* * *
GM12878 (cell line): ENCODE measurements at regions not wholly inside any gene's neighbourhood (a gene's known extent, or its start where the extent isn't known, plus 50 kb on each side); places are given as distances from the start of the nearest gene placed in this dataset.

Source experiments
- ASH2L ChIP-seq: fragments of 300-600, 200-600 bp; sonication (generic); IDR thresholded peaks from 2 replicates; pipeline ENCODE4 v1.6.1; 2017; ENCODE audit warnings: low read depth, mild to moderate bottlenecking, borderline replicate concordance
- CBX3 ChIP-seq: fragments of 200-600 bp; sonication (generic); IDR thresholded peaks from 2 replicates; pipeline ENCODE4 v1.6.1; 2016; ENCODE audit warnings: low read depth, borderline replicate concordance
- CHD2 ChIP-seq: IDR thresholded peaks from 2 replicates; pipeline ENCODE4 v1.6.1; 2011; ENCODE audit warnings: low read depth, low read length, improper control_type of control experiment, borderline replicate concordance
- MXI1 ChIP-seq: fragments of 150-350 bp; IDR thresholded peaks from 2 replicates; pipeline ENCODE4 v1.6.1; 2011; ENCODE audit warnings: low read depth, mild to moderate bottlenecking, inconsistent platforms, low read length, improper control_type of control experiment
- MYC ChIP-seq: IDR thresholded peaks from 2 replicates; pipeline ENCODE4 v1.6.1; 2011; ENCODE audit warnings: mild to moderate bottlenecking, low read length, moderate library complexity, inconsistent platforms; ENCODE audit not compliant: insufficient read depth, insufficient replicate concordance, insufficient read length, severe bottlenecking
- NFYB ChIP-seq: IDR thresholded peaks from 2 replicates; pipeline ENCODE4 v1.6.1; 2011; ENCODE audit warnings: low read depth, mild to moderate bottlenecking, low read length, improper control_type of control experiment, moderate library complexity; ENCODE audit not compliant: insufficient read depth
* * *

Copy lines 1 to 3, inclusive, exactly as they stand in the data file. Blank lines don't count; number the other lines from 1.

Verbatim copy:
GM12878 (cell line): ENCODE measurements at regions not wholly inside any gene's neighbourhood (a gene's known extent, or its start where the extent isn't known, plus 50 kb on each side); places are given as distances from the start of the nearest gene placed in this dataset.

Source experiments
- ASH2L ChIP-seq: fragments of 300-600, 200-600 bp; sonication (generic); IDR thresholded peaks from 2 replicates; pipeline ENCODE4 v1.6.1; 2017; ENCODE audit warnings: low read depth, mild to moderate bottlenecking, borderline replicate concordance